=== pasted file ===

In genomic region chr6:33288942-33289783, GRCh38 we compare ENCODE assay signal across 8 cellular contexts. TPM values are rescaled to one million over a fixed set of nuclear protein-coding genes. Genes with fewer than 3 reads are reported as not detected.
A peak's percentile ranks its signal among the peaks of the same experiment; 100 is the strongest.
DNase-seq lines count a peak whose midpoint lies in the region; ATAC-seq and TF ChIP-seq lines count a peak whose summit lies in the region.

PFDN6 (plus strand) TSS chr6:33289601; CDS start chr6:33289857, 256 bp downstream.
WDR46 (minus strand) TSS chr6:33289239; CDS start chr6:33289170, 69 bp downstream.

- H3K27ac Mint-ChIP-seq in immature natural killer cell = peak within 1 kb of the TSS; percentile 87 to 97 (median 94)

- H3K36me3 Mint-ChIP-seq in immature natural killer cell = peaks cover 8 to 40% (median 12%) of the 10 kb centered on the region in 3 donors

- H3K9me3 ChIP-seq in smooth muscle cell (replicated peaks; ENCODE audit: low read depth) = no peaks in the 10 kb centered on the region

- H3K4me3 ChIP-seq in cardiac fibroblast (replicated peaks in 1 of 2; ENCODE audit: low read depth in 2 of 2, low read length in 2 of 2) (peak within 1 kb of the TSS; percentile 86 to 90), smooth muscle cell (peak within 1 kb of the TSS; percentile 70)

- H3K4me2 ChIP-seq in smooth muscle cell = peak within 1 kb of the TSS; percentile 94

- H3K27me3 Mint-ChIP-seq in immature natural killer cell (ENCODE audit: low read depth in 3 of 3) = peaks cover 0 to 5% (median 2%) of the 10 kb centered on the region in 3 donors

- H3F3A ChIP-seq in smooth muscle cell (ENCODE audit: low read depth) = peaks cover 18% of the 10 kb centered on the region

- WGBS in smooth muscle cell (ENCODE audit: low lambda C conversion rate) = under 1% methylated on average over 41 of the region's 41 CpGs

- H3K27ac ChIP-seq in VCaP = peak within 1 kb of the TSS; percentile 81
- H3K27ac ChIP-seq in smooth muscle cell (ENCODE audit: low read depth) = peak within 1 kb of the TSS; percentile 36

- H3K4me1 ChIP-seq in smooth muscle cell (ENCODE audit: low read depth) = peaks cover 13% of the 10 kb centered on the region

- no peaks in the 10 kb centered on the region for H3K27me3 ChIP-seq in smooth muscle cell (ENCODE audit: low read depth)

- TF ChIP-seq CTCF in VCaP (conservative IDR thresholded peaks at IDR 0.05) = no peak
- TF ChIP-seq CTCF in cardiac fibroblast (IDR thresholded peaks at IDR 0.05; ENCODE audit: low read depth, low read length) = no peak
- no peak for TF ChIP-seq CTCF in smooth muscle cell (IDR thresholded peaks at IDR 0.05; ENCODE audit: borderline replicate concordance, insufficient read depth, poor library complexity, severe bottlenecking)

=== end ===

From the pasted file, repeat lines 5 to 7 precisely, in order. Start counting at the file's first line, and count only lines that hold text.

WDR46 (minus strand) TSS chr6:33289239; CDS start chr6:33289170, 69 bp downstream.

- H3K27ac Mint-ChIP-seq in immature natural killer cell = peak within 1 kb of the TSS; percentile 87 to 97 (median 94)

- H3K36me3 Mint-ChIP-seq in immature natural killer cell = peaks cover 8 to 40% (median 12%) of the 10 kb centered on the region in 3 donors